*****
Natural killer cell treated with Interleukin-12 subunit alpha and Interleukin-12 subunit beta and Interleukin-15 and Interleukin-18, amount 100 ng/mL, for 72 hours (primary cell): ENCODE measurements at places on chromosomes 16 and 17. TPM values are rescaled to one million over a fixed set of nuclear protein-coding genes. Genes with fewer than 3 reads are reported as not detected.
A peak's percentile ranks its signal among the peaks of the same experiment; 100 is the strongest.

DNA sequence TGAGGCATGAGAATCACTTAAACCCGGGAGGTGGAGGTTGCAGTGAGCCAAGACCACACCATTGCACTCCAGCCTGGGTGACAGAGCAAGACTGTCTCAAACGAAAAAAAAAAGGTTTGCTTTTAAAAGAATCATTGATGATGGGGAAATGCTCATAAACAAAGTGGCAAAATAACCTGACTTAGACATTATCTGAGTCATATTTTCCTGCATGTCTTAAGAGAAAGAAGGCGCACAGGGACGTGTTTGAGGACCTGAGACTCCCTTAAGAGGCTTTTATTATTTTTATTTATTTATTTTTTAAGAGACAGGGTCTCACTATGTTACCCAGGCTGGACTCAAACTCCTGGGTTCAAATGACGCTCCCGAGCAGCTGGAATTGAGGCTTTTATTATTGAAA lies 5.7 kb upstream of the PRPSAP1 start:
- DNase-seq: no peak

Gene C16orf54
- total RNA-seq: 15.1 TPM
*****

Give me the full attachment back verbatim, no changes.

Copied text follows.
Natural killer cell treated with Interleukin-12 subunit alpha and Interleukin-12 subunit beta and Interleukin-15 and Interleukin-18, amount 100 ng/mL, for 72 hours (primary cell): ENCODE measurements at places on chromosomes 16 and 17. TPM values are rescaled to one million over a fixed set of nuclear protein-coding genes. Genes with fewer than 3 reads are reported as not detected.
A peak's percentile ranks its signal among the peaks of the same experiment; 100 is the strongest.

DNA sequence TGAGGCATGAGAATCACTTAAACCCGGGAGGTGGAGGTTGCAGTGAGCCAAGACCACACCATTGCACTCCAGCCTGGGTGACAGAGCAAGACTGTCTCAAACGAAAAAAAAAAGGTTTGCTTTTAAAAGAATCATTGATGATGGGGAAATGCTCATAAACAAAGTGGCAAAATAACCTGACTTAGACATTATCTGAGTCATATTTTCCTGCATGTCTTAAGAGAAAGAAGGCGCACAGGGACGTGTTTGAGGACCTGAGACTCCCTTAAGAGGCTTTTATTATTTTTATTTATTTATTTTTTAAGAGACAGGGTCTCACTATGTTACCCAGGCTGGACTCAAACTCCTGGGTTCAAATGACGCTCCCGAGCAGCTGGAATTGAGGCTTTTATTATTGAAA lies 5.7 kb upstream of the PRPSAP1 start:
- DNase-seq: no peak

Gene C16orf54
- total RNA-seq: 15.1 TPM